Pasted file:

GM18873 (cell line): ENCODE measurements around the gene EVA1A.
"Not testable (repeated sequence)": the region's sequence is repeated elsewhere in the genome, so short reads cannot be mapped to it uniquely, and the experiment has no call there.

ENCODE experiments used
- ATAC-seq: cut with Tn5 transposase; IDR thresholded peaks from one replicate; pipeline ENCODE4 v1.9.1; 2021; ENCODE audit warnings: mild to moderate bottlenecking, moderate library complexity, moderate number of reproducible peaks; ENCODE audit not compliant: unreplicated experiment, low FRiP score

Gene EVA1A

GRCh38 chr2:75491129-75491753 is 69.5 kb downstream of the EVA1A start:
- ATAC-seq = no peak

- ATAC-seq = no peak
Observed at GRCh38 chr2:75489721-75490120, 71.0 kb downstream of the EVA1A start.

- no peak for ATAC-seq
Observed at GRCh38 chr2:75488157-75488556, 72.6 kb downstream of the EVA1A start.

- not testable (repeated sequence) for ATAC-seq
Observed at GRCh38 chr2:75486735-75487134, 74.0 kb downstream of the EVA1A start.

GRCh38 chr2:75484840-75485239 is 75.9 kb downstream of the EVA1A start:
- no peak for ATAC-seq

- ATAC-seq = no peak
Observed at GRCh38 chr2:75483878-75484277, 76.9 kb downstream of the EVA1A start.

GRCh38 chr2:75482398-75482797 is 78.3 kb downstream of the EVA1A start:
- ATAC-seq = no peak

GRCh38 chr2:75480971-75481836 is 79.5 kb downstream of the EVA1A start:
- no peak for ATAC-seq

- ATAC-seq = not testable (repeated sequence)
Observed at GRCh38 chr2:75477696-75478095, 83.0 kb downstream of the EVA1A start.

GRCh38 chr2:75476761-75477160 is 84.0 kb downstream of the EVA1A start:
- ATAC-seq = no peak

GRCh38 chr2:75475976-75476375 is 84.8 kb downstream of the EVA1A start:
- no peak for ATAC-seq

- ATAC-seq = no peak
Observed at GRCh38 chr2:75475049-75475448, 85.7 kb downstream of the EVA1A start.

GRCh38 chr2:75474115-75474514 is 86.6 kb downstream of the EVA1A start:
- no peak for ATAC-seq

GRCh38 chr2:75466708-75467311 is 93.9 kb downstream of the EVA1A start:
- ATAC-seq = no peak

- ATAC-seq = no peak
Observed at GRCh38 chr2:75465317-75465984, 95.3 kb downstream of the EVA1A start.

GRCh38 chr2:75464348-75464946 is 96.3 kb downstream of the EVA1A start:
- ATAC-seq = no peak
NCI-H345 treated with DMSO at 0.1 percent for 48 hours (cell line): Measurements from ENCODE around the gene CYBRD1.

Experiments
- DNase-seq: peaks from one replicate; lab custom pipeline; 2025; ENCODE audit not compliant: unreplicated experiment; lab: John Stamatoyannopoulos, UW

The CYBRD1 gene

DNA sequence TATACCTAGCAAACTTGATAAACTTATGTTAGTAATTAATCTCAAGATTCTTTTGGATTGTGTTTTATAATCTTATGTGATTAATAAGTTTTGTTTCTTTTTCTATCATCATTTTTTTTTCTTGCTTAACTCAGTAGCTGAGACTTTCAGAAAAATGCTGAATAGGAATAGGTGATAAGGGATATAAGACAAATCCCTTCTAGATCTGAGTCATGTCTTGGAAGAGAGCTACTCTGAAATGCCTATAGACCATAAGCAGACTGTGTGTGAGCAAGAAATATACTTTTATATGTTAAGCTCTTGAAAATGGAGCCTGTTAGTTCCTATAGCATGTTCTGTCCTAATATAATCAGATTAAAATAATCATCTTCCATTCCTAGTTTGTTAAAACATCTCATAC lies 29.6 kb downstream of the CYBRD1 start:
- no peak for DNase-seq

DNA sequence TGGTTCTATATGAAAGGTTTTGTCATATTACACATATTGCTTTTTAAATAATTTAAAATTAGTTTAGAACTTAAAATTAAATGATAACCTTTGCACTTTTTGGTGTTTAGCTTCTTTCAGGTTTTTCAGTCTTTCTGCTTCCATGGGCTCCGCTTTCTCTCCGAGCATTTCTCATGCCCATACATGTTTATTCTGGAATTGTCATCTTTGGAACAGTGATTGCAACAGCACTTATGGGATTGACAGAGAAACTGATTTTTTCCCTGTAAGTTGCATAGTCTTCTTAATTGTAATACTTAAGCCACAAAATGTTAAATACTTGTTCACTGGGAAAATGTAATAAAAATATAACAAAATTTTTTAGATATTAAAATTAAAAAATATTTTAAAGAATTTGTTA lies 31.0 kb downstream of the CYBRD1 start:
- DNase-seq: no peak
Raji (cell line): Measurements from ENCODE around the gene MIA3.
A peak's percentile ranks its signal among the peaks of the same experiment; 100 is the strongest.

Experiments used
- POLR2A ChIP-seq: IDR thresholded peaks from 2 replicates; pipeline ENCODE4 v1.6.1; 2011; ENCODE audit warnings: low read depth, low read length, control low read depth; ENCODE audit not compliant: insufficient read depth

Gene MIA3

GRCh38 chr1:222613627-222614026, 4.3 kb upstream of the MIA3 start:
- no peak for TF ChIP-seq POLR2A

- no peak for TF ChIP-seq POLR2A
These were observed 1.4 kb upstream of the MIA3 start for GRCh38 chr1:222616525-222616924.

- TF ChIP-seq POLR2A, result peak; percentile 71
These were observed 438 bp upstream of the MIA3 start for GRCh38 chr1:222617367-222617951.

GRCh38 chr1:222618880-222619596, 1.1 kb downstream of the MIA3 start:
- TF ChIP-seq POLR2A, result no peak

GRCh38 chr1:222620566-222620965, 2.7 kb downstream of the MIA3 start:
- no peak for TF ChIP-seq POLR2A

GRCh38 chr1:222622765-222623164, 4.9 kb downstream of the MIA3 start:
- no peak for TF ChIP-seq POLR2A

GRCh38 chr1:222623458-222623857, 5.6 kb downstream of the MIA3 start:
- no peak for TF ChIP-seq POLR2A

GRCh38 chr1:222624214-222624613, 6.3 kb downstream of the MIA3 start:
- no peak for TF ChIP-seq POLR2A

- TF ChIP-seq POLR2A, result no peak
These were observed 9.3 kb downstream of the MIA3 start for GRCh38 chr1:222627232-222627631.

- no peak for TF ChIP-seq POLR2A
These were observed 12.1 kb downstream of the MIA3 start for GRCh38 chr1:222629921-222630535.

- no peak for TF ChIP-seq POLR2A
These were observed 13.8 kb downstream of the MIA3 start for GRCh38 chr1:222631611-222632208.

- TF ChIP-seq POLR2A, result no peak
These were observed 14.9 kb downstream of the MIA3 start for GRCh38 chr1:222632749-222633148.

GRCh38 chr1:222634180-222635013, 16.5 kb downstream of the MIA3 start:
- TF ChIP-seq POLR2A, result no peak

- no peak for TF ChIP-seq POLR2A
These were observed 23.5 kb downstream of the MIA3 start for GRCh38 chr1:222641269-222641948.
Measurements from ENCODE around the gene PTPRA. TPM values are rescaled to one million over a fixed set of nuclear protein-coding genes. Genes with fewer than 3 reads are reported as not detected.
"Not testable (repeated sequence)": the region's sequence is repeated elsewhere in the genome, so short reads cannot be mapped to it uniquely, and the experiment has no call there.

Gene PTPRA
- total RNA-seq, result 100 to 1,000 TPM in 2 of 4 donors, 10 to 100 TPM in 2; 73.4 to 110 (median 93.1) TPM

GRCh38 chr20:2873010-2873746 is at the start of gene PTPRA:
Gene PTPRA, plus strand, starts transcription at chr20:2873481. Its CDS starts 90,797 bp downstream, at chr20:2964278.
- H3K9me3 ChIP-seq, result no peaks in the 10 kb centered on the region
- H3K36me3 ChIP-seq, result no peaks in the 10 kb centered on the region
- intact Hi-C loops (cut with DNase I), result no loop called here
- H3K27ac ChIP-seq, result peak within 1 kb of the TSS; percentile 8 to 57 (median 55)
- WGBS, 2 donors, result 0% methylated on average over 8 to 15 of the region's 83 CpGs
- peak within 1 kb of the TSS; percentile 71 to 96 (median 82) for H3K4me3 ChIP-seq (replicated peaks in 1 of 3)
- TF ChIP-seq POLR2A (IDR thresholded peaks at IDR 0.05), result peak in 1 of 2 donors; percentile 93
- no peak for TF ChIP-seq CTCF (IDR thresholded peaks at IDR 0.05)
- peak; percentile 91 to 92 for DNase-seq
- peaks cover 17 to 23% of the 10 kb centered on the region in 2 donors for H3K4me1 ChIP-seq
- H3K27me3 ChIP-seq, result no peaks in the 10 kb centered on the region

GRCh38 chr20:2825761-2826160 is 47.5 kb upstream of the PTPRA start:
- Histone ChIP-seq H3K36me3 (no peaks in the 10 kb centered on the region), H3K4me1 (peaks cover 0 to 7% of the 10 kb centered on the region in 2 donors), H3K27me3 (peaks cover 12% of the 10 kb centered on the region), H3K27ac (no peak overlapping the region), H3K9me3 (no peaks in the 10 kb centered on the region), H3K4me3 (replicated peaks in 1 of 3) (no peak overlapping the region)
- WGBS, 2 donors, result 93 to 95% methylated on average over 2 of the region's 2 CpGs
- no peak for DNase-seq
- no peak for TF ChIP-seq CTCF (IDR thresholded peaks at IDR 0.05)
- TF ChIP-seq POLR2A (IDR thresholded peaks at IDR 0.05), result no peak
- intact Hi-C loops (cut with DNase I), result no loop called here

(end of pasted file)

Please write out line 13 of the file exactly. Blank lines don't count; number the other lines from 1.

Observed at GRCh38 chr2:75486735-75487134, 74.0 kb downstream of the EVA1A start.